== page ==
DEARBORN, Mich., Dec. 12, 2007 ? Ford Motor Company?s virtual ergonomic technology is a key reason the company?s quality performance soared in 2007, improving 11 percent in the United States versus 2 percent for the industry average, according to a Global Quality Research System (GQRS) study.

Ford is the only North American automaker combining advanced motion capture technology with human modeling software to engineer and design jobs that are less physically stressful on workers and help deliver high-quality vehicles ? long before the vehicles are produced.

?This approach and these technologies provide real benefits, including fewer injuries, lower-cost tooling changes, higher quality and faster time to markets,? said Allison Stephens, Ford ergonomics technical specialist with Vehicle Operations Manufacturing Engineering. ?We?re seeing improvement in every one of those metrics, and our virtual technology is definitely a factor.?

Stephens demonstrates ergonomic technology on a virtual 2008 Ford Focus, explaining how the technology was transferred to the recently launched new small car.

Ford?s virtual manufacturing process begins by applying product specifications to the manufacturing plant to create a computer-generated virtual assembly line.

An engineer outfitted with a special harness and gloves performs an assembly operation exactly as the plant operator would on the line. The engineer uses the virtual tools to help guide his or her movements. Production parts are represented by physical props. A head-mounted display also can be used when three-dimensional viewing is required, such as when placing a part inside of a vehicle body.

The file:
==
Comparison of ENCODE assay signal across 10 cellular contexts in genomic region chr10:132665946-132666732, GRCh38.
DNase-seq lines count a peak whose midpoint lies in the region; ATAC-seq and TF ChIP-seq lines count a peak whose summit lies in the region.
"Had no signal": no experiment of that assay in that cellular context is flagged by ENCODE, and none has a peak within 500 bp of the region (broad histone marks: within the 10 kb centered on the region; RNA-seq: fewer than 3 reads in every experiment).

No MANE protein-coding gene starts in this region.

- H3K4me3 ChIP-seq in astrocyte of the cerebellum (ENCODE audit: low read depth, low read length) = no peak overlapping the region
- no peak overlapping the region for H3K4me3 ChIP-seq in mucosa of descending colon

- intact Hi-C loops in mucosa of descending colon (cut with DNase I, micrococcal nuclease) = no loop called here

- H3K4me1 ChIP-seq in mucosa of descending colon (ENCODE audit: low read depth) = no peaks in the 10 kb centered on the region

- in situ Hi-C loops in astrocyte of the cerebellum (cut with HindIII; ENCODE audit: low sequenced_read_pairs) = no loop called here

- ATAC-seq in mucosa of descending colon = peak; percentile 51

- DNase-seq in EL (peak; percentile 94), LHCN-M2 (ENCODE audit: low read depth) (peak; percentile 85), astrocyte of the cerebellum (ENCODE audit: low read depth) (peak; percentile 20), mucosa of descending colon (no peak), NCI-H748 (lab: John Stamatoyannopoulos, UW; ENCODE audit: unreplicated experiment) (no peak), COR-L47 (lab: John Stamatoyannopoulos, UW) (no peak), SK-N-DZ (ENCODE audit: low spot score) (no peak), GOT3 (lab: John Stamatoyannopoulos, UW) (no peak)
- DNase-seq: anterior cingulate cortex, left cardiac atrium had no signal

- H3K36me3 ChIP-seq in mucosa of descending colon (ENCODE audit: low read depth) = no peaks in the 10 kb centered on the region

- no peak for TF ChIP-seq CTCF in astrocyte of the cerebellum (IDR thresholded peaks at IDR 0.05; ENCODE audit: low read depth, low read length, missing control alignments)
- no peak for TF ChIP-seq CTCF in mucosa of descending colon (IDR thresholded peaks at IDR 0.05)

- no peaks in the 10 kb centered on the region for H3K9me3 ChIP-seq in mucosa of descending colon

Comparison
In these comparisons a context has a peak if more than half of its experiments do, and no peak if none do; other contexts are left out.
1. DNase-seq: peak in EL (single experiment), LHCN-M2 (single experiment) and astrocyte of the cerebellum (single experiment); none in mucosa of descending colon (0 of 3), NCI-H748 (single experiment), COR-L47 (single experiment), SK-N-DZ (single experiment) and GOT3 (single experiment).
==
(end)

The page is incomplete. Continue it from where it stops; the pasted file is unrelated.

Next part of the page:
The operator?s actions are captured by sophisticated cameras that track the movement of sensors on the harness, gloves and head-mounted display. The movements are loaded into a computer where human modeling software determines the ergonomic and quality impact on the assembly-line work. Changes can be made quickly and analyzed again.

The key is to use the advanced ergonomic design tools early in a vehicle program before building prototypes, said Stephens.

Ford has developed ergonomic requirements that are integrated into the company?s product design specifications and quality requirements. The company has been using virtual tools to improve ergonomics since 2000 and is collaborating with the University of Michigan on a consortium to further develop human modeling and predict motion.

?With this technology, we?re predicting the ergonomic affects of long-term repetitive motions,? said Stephens. ?The impact of this for our workers ? and on quality ? is tremendous.?

The GQRS study, conducted for Ford by RDA Group, asks customers of all major makes and models to comment on vehicle trouble and rate their overall satisfaction with their three-month-old vehicles.